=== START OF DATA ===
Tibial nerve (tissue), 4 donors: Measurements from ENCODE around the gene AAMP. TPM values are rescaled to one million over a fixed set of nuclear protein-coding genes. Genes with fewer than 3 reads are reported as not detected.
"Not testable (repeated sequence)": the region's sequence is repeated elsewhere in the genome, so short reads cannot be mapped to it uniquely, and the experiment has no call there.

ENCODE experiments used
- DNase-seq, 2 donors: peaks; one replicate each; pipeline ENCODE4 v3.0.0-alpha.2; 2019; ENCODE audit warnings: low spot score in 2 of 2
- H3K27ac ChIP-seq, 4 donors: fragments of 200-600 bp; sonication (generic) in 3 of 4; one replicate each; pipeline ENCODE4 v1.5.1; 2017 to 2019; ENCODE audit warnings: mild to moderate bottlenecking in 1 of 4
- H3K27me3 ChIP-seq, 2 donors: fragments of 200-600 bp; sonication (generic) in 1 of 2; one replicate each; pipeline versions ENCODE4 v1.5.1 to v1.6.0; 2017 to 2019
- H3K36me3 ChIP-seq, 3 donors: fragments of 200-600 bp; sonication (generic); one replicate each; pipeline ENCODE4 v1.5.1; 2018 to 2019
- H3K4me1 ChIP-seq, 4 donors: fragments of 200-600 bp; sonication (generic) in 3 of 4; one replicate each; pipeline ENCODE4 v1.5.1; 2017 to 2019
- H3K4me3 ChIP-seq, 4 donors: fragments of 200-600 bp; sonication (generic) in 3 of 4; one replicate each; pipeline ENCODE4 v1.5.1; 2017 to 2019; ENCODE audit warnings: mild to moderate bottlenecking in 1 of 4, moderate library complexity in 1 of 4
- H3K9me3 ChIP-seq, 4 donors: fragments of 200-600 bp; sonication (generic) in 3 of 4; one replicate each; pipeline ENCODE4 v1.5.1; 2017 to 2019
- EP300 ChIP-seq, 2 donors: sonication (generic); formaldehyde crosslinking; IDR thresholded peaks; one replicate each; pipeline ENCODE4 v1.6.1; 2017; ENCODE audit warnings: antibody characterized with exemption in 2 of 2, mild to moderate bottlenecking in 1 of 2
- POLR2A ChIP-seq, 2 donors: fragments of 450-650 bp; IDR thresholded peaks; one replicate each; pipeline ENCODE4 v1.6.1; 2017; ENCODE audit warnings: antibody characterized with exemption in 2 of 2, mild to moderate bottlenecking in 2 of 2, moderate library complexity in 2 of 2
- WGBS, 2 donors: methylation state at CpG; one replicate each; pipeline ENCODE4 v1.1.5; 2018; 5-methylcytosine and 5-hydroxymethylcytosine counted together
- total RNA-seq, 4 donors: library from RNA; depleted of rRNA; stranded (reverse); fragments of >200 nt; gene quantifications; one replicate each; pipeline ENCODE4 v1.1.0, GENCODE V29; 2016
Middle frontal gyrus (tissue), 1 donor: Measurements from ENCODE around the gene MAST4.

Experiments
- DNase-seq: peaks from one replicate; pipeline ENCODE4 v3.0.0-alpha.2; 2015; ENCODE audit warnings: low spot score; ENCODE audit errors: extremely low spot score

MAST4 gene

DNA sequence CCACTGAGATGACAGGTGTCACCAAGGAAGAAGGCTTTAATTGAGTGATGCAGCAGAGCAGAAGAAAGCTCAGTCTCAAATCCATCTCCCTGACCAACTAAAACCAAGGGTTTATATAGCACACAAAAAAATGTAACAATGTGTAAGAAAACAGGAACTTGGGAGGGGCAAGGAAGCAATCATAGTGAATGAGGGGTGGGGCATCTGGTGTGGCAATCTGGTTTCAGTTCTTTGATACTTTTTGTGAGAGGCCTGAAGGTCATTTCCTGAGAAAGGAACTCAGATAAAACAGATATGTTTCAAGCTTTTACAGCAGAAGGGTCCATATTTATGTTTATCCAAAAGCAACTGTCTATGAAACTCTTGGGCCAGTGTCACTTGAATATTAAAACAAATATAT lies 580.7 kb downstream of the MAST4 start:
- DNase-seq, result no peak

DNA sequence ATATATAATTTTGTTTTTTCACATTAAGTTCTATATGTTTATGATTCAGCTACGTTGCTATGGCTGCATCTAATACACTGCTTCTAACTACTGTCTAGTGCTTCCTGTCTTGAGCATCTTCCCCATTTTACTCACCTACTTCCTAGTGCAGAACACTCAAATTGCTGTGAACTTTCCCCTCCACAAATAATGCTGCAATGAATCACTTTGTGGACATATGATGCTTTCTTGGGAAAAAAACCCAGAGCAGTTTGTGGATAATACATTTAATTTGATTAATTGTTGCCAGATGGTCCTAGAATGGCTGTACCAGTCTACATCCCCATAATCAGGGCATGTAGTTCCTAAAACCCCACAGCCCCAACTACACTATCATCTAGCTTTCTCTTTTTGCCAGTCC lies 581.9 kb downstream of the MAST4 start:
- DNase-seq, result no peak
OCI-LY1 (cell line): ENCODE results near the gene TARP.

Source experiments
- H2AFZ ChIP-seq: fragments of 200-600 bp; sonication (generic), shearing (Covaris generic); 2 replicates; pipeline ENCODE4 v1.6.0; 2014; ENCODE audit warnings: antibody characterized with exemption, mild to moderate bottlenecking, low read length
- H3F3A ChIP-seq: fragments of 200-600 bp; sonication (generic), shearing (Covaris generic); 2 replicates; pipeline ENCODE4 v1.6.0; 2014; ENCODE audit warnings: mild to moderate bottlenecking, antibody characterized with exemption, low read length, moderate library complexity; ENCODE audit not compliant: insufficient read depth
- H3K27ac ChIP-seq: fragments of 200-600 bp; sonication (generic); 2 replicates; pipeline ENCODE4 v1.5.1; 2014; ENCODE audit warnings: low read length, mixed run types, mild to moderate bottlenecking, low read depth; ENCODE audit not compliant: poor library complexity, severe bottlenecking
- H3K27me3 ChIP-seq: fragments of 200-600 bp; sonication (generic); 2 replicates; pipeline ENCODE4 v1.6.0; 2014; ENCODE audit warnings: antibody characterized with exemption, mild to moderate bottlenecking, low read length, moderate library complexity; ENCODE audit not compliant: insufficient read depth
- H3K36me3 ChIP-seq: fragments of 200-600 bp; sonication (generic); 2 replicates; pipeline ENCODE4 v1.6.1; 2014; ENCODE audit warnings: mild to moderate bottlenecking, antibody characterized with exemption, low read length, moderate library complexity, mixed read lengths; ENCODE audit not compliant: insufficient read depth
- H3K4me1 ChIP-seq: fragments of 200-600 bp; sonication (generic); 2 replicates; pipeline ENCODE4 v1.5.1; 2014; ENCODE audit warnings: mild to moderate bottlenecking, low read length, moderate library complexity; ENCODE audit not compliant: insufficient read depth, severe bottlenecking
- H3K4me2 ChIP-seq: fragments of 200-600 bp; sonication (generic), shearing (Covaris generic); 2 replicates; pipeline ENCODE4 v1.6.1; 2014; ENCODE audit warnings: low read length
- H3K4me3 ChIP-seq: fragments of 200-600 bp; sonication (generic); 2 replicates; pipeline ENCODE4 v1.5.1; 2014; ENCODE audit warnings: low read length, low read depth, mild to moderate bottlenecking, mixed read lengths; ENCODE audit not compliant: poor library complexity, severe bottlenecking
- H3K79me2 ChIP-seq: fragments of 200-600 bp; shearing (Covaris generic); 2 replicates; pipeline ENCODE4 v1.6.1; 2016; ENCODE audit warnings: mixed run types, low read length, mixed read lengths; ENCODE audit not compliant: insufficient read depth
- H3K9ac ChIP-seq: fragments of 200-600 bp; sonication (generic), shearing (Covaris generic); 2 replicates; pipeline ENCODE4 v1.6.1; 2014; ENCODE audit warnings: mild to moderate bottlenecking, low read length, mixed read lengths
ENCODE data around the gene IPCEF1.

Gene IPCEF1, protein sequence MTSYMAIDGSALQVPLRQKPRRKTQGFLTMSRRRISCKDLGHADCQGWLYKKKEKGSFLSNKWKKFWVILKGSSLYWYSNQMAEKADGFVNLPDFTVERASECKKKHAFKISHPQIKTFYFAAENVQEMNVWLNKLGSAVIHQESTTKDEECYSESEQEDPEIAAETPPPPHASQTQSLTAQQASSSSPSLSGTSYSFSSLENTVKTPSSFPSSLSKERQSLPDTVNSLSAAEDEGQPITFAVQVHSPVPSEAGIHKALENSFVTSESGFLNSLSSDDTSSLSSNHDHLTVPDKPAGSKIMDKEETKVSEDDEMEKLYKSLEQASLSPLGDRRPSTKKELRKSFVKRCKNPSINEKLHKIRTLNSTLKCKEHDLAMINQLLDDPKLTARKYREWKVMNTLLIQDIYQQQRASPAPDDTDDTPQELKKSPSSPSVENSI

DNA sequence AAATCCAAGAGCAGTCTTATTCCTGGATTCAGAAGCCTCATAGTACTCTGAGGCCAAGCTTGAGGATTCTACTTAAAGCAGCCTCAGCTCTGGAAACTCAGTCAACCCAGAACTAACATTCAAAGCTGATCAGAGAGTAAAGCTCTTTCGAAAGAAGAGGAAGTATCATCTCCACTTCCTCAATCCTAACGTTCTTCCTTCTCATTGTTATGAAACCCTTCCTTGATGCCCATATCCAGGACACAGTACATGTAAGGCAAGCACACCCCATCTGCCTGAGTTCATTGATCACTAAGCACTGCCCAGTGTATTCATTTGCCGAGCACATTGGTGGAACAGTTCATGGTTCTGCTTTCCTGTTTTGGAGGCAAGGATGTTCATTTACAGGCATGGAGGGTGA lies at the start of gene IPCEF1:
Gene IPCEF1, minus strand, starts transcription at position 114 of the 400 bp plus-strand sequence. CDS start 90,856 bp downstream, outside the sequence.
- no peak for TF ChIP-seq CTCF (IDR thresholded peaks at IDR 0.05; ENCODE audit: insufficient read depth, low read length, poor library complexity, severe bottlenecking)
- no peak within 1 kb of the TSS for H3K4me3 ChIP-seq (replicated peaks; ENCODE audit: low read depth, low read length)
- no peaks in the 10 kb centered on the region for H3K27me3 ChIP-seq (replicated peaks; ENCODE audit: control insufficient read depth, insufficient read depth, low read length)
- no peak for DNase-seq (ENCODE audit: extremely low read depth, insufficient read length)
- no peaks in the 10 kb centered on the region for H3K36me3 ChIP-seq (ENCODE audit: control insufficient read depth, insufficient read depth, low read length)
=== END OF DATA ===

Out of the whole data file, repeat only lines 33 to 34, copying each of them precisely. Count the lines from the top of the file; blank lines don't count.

- H3K79me2 ChIP-seq: fragments of 200-600 bp; shearing (Covaris generic); 2 replicates; pipeline ENCODE4 v1.6.1; 2016; ENCODE audit warnings: mixed run types, low read length, mixed read lengths; ENCODE audit not compliant: insufficient read depth
- H3K9ac ChIP-seq: fragments of 200-600 bp; sonication (generic), shearing (Covaris generic); 2 replicates; pipeline ENCODE4 v1.6.1; 2014; ENCODE audit warnings: mild to moderate bottlenecking, low read length, mixed read lengths